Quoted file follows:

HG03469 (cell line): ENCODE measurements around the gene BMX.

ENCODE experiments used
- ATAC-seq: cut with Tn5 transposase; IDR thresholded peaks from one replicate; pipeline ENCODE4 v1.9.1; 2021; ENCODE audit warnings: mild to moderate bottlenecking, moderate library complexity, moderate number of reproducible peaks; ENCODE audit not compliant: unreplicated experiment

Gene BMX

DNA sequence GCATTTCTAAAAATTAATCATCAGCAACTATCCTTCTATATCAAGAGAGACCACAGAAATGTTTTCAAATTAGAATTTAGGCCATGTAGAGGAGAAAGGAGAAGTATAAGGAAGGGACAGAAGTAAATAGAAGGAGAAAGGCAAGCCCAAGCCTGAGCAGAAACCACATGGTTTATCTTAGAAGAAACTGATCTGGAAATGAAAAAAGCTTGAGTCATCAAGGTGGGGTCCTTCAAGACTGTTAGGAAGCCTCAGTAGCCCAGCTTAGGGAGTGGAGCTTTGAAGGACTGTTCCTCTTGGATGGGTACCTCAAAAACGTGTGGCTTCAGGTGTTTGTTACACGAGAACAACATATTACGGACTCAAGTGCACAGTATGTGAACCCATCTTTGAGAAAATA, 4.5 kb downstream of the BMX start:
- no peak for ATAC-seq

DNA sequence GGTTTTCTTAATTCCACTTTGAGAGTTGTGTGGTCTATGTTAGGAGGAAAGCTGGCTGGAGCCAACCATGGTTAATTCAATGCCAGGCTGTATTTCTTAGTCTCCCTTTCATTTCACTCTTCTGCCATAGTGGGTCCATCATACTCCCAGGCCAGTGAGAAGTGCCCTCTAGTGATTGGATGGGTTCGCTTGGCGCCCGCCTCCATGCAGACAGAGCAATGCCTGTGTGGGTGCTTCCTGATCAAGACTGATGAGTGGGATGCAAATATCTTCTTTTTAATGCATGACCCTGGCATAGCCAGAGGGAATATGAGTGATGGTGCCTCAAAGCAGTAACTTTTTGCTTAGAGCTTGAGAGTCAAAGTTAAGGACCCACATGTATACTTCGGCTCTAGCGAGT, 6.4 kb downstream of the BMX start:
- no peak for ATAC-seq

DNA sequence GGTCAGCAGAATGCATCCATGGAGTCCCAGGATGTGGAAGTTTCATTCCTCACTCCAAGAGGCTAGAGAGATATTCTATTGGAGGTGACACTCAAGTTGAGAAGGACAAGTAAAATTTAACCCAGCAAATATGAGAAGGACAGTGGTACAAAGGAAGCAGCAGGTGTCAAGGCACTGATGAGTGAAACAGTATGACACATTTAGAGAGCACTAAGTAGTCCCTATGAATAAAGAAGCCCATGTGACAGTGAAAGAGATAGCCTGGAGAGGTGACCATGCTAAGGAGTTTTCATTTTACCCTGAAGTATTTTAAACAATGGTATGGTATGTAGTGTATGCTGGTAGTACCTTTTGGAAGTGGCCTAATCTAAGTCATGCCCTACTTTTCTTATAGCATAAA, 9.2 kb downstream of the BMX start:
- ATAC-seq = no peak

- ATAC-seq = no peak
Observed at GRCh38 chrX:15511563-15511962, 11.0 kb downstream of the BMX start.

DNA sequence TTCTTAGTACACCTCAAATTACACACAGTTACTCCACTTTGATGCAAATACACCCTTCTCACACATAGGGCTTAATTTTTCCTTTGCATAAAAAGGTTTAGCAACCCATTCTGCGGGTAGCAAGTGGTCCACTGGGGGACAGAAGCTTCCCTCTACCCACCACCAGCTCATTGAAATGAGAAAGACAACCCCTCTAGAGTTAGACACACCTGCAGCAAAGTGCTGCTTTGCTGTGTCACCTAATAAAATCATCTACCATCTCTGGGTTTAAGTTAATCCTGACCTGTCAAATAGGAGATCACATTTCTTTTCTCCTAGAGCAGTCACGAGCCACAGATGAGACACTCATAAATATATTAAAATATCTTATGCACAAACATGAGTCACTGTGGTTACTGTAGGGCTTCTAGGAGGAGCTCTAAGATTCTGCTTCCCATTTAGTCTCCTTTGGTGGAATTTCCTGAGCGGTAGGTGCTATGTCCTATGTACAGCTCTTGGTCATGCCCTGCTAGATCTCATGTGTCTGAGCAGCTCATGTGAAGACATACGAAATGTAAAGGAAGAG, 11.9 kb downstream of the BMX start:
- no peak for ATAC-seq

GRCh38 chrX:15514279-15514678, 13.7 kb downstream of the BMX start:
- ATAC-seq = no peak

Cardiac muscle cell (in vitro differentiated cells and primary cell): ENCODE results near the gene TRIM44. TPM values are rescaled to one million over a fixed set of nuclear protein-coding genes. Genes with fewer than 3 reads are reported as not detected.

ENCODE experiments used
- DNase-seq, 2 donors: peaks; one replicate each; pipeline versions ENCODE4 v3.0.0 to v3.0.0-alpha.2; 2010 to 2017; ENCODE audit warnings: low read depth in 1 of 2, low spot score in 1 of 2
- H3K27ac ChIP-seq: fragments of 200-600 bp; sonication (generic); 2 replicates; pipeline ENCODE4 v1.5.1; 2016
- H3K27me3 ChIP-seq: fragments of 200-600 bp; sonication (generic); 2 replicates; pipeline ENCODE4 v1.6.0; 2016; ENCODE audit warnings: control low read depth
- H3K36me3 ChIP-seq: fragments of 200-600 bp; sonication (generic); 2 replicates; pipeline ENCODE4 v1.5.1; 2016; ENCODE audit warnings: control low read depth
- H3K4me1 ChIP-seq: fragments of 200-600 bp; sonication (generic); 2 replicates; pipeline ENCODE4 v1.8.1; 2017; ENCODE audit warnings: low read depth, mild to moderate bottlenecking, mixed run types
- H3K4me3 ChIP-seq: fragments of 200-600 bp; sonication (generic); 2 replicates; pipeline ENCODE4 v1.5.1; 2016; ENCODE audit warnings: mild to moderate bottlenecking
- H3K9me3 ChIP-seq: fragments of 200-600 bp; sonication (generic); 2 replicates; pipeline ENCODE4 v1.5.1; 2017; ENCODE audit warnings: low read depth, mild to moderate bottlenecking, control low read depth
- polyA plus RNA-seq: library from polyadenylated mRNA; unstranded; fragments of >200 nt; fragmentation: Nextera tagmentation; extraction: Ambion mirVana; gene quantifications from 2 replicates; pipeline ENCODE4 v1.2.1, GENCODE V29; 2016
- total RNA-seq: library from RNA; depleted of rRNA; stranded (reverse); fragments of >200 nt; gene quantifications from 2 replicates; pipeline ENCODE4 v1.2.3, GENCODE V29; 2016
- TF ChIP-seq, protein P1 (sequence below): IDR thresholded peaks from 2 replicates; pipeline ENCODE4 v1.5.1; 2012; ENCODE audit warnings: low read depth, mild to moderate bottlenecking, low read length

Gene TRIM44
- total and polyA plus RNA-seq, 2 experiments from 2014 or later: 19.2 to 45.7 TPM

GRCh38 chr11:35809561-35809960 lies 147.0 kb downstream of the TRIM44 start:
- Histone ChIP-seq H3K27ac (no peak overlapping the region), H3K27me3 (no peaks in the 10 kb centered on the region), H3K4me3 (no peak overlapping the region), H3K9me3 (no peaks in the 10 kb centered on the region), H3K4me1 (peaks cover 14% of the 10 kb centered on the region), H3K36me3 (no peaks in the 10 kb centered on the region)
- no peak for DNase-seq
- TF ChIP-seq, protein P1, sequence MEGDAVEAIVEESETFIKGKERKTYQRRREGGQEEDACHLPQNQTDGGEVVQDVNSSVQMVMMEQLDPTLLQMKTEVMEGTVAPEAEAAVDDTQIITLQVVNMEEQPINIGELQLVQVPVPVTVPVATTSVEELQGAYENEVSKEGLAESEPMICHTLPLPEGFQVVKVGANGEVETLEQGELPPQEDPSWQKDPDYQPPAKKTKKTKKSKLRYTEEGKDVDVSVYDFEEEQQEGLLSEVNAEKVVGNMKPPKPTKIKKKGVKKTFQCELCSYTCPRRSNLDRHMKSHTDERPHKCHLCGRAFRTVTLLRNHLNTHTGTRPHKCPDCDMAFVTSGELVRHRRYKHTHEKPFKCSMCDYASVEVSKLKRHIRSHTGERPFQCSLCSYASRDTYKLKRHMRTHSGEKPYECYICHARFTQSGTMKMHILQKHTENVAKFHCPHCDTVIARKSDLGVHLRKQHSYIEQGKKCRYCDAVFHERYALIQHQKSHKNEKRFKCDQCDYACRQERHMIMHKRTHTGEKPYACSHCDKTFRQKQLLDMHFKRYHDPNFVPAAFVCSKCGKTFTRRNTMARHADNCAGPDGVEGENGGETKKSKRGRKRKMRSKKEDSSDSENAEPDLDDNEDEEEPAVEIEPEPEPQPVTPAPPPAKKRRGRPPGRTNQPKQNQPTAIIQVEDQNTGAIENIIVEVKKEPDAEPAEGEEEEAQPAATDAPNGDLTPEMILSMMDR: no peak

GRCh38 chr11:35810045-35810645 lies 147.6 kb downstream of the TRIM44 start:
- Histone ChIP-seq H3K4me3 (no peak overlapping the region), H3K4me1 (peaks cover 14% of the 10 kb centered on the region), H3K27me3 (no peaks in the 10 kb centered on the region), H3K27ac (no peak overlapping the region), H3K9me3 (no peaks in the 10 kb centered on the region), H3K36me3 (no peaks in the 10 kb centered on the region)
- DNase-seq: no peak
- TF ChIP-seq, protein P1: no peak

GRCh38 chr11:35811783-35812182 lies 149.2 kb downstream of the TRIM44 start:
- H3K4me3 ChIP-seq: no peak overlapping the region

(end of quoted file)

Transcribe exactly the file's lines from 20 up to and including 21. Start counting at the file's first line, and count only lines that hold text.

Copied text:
- H3K27ac ChIP-seq: fragments of 200-600 bp; sonication (generic); 2 replicates; pipeline ENCODE4 v1.5.1; 2016
- H3K27me3 ChIP-seq: fragments of 200-600 bp; sonication (generic); 2 replicates; pipeline ENCODE4 v1.6.0; 2016; ENCODE audit warnings: control low read depth